Attorneys Discuss Why Arizona Residents Should Establish A Will
We have seen it happen with several famous people who have died without wills – leaving their estates entangled in uphill legal battles. However, this problem isn’t just confined to celebrities. Unfortunately, many Arizona residents put their estate planning on the back-burner.
Anything can happen at any time. That’s why the attorneys at Brown, Naegle, Crider & Jensen LLC discuss the importance of establishing a will – even while you’re young.
The time is now!
One of the last things anyone wants to consider is their own death. For many, determining their final wishes can be confusing. However, there is no better time than now to ask these difficult questions:
- Where will your finances and property go?
- Who will receive your possessions?
- If your children are under the age of 18, who will be appointed their legal guardians?
- Should you become incapacitated or in a vegetative state, what are your wishes for medical treatment or end-of-life care?
For these reasons, it is crucial that you have a last will and testament written and enacted as soon as possible. Your will could save your family a mountain of legal complications in probate court in the future – during an already difficult and traumatic time.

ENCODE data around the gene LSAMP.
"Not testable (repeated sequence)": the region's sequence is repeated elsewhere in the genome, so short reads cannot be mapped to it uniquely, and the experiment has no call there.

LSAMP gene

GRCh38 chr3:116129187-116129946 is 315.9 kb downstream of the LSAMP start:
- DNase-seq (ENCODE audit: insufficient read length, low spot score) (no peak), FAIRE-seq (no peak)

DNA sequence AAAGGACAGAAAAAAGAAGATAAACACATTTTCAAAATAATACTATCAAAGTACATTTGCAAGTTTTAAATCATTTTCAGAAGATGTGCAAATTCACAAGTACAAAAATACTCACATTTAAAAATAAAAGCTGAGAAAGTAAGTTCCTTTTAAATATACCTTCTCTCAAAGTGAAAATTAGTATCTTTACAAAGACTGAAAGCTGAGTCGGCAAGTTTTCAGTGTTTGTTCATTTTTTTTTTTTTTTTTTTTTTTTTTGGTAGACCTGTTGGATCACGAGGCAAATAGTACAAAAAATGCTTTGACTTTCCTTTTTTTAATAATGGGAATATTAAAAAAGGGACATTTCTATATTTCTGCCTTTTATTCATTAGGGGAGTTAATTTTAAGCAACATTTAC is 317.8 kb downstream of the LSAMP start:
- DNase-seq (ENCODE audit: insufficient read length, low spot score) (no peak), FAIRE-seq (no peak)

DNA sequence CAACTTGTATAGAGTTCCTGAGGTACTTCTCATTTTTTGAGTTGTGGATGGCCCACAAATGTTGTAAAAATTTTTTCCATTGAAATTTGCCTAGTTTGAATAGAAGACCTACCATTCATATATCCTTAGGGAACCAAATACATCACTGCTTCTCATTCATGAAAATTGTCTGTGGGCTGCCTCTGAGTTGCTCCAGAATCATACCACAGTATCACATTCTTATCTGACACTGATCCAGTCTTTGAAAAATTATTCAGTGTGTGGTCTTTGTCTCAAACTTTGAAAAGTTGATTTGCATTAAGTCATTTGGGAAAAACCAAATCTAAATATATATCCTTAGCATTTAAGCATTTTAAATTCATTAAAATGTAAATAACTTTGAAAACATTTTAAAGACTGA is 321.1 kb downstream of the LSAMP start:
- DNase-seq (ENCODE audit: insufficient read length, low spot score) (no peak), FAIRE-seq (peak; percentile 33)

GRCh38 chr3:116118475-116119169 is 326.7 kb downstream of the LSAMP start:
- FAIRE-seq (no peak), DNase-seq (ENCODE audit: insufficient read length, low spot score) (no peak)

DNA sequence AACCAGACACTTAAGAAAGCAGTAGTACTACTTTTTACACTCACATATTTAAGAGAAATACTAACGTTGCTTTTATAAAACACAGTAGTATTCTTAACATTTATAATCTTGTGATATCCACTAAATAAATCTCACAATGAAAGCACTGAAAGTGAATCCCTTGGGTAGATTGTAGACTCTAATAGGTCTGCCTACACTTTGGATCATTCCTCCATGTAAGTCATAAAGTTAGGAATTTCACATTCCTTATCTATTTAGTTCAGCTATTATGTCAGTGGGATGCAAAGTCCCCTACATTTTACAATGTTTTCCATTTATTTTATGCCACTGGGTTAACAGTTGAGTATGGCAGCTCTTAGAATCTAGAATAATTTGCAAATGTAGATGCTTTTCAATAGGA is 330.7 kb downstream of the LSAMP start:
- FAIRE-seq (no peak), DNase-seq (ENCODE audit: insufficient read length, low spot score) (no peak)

Preparing the documents
Establishing a will can be done by appointing preparing the following documents:
- Last will and testament: This is the most crucial step in the process. This document outlines what happens with your assets after your death. A last will has no authority until you become deceased.
- Power of attorney: When you’re unable to make decisions due to your death or being in a vegetative state, you will need someone to make decisions on your behalf.
- Living will: What happens if you become severely injured or ill? What happens if your condition causes you to become completely incapacitated – unable to decide how you are cared for? A living will can allow you to determine your medical or end-of-life care. Unlike a last will, a living will is no longer valid when you become deceased.
- Trusts: A trust allows you to designate a certain portion of your finances for beneficiaries you choose. This is optional and separate from a will, but can help safeguard your assets.
Unsure where to start? We can help!
The process of establishing a will may seem complex, but there is no need to worry. An experienced estate planning attorney can guide you through the process. The legal team at Brown, Naegle, Crider & Jensen LLC, possesses a wealth of legal knowledge in helping Arizona residents, and their families, plan for the future.
As your law firm, we’ll leave no stone unturned while ensuring that each document is properly prepared and your will is valid in probate court. To discuss your options further, contact our law office.